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In a breakthrough, a gene editing technique has shown potential to treat beta thalassemia -- a genetic blood disorder -- paving the way for treating various genetic conditions during early stages of foetal development. The blood disorder condition reduces the production of haemoglobin -- a protein in red blood cells that carries oxygen throughout the body.
Researchers from the Carnegie Mellon University in the US used a peptide nucleic acid (PNA)-based gene editing technique to successfully treat beta thalassemia in adult mice. PNAs are synthetic molecules that combine a synthetic protein backbone with the nucleobases found in DNA and RNA. Mice treated using PNA while in utero showed levels of haemoglobin that were within the normal range, less spleen enlargement and increased survival rates, the researchers said.
"Early in embryonic development, there are a lot of stem cells dividing at a rapid pace. If we can go in and correct a genetic mutation early on, we could dramatically reduce the impact the mutation has on foetal development or even cure the condition," said Danith Ly, Professor from the varsity.
In the study, published in the journal Nature Communications, the team showed that just one injection of the PNA complex into the amniotic fluid during gestation led to dramatic improvements in the mice's symptoms and correction in 6 per cent of the beta thalassemia causing mutations. The technique showed no off-target effects from the treatment, suggesting that the method would be better than other gene editing techniques like CRISPR/Cas9, which can erroneously damage off-target DNA.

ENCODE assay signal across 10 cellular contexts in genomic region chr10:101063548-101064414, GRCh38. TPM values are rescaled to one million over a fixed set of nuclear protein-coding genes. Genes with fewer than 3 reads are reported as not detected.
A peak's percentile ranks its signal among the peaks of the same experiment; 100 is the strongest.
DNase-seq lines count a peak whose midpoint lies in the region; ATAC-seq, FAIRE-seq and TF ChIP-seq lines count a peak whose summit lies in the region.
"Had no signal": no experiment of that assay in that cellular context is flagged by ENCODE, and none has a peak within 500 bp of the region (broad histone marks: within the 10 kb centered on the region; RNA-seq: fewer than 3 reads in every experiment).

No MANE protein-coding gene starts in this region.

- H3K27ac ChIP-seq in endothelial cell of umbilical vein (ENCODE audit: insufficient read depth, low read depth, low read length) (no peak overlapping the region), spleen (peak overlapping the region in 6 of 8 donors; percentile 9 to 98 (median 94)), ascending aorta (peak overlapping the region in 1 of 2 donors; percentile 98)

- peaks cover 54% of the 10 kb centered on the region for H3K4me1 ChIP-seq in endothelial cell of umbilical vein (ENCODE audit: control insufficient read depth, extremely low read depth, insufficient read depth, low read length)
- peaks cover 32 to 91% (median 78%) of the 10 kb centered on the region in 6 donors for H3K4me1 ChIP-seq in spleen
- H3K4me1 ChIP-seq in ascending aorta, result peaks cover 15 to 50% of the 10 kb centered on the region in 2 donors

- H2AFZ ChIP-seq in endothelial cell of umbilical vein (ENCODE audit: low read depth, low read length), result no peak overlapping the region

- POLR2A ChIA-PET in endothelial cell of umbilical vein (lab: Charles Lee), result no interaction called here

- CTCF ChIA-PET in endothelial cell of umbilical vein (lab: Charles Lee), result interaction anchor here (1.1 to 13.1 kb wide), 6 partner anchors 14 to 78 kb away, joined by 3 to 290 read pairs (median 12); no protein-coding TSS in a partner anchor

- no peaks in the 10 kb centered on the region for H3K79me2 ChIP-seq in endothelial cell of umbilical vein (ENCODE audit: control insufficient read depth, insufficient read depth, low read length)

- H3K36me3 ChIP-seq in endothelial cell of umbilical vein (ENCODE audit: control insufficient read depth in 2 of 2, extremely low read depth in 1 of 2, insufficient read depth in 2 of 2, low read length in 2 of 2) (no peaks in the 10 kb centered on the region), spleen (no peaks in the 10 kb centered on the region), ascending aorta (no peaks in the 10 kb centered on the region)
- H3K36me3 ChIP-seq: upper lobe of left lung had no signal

"The PNA technique is more ideal for therapeutics. It doesn't cut the DNA, it just binds to it and repairs things that seem unusual. We looked at 50 million samples and couldn't find one off-site error when we used our PNA gene editing technique," Ly noted. According to the World Health Organisation, nearly 1.1 per cent of couples worldwide are at risk for having children with a haemoglobin disorder and 2.7 per 1,000 conceptions are affected.
India has the largest number of patients with thalassemia major in the world -- about 1 to 1.5 lakh -- and about four per cent of the population are carriers of the beta thalassemia trait. The technique might be able to achieve even higher success rates if they can administer it multiple times during gestation, the researchers said.
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